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The chicken or the egg

Does culture create a leader, or can a leader create culture?

The chicken or the egg
Posted by Anthony Abbatiello on October 07, 2016.

What came first, the chicken or the egg? That question may be as old as time itself.

At Deloitte, we’re pondering a modern version of that question. Does the leader create the culture or does the culture create the leader? Taking that a step further, what’s the cost to an organization’s culture if the leader is a “bad” egg? Culture is a system of values, beliefs, and behaviors that shape how real work gets done in an organization. When organizational culture is aligned to business strategy, the workforce will act and behave in ways that support the achievement of business goals. It’s the leaders’ duty to uphold the values and beliefs of the organization’s culture through their actions and decisions. This, in turn, enables the execution of strategy.
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Organizational Network Analysis

Powering teams to better execute business strategy

Organizational Network Analysis

Posted by Tiffany McDowell, PhD and Don Miller on August 4, 2016.

Companies today are “living organizations” that must constantly adapt to market and industry pressures in order to stay competitive. This mode of continual change means they can no longer operate effectively in formal, rigid frameworks. Most executives recognize this shift—92 percent of surveyed leaders believe that redesigning their organization is either very important or important, and many are moving away from formal, functional structures and redesigning their organizations to be dynamic and team-based. Organizational Network Analysis (ONA) is a tool that can help manage living organizations to keep them agile and responsive to changes in the business environment.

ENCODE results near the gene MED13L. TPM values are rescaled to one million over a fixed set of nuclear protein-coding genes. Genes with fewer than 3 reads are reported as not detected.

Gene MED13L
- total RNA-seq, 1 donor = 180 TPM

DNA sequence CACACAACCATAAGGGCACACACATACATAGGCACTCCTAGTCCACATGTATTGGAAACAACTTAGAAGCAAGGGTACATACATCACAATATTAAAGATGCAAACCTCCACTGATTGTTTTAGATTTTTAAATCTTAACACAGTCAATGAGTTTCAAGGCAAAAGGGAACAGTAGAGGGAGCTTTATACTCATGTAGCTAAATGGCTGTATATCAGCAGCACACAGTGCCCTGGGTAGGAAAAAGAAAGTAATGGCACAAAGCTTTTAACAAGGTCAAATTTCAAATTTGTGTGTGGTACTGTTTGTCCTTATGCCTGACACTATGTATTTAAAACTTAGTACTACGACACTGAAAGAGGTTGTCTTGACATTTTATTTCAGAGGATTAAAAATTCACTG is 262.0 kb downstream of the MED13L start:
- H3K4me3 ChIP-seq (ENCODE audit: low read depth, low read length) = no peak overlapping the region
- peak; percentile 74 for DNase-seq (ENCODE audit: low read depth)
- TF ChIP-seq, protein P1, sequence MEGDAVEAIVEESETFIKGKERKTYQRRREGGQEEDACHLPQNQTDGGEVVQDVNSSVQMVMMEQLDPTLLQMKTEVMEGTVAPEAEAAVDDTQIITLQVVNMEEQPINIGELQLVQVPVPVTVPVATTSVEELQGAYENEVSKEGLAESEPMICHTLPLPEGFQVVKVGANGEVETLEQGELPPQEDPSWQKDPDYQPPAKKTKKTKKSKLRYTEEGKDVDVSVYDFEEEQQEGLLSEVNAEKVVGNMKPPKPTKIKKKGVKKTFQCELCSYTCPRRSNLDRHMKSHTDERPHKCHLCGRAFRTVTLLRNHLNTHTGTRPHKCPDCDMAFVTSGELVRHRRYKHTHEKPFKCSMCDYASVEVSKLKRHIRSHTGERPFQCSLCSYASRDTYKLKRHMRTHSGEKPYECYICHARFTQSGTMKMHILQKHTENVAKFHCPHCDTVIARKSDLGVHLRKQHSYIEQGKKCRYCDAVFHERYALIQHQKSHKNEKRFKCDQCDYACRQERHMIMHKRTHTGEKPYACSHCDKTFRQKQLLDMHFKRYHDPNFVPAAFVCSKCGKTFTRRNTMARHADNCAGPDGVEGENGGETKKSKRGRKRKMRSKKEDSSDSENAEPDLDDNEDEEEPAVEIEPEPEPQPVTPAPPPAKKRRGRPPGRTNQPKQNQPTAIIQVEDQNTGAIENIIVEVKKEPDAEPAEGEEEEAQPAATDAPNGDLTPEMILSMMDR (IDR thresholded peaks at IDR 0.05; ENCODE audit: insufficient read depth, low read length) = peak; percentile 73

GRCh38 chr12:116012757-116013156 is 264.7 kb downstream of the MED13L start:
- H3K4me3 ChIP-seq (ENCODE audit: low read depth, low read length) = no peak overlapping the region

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New TEDx talk: How to be smarter and make better choices (in just 13 minutes!)

New TEDx talk: How to be smarter and make better choices (in just 13 minutes!)
Posted by Juliet Bourke on May 10, 2016.

Five years ago I started reading everything I could find on the topic of diversity of thinking and decision making. There was a lot more opinion than fact, so I started doing my own research too. And, because I work in consulting, my team and I did a lot of our research in real workplaces. So our ideas are thoughtful and practical.

I made mistakes—the biggest one was to think that diversity of thinking was a substitute for capability. It’s not. You can’t just put a whole lot of people into a room who know nothing about a topic and assume that diversity of thinking will plug those knowledge gaps. Take it from me—I tried it, it doesn’t work.

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Diversity of thinking: Taking a good idea and making it real

Diversity of thinking: Taking a good idea and making it real

Posted by Juliet Bourke on April 21, 2016.

Diversity of thinking is often touted as a panacea to groupthink and organizational inertia, but how do leaders take that profound insight and make it real? In my new book, Which two heads are better than one?, I take a practical approach to this challenge. Let me introduce these ideas with one set of examples.